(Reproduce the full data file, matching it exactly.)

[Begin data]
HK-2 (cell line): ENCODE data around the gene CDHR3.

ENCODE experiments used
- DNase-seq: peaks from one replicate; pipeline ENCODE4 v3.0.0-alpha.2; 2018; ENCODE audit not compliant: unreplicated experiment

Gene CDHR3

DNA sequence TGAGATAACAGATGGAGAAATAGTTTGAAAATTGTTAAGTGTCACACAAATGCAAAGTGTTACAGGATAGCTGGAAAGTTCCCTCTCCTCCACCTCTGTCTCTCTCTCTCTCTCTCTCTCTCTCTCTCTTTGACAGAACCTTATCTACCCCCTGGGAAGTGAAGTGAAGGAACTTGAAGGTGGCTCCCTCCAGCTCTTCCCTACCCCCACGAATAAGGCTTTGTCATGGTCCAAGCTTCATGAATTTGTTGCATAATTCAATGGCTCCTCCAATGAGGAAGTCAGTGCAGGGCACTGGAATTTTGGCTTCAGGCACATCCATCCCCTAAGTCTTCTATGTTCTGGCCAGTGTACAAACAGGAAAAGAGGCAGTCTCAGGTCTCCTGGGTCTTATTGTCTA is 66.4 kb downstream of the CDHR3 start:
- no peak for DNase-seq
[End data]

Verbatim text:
HK-2 (cell line): ENCODE data around the gene CDHR3.

ENCODE experiments used
- DNase-seq: peaks from one replicate; pipeline ENCODE4 v3.0.0-alpha.2; 2018; ENCODE audit not compliant: unreplicated experiment

Gene CDHR3

DNA sequence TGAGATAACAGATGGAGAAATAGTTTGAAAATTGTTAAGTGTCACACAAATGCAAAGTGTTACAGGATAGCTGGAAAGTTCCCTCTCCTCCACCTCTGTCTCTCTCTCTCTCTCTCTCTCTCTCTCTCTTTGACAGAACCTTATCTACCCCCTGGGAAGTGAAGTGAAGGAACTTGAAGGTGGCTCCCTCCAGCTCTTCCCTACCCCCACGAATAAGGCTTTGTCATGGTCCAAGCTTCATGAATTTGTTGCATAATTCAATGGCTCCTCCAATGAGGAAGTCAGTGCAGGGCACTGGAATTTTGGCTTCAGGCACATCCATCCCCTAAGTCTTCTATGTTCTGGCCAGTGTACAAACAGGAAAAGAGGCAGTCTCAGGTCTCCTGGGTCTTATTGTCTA is 66.4 kb downstream of the CDHR3 start:
- no peak for DNase-seq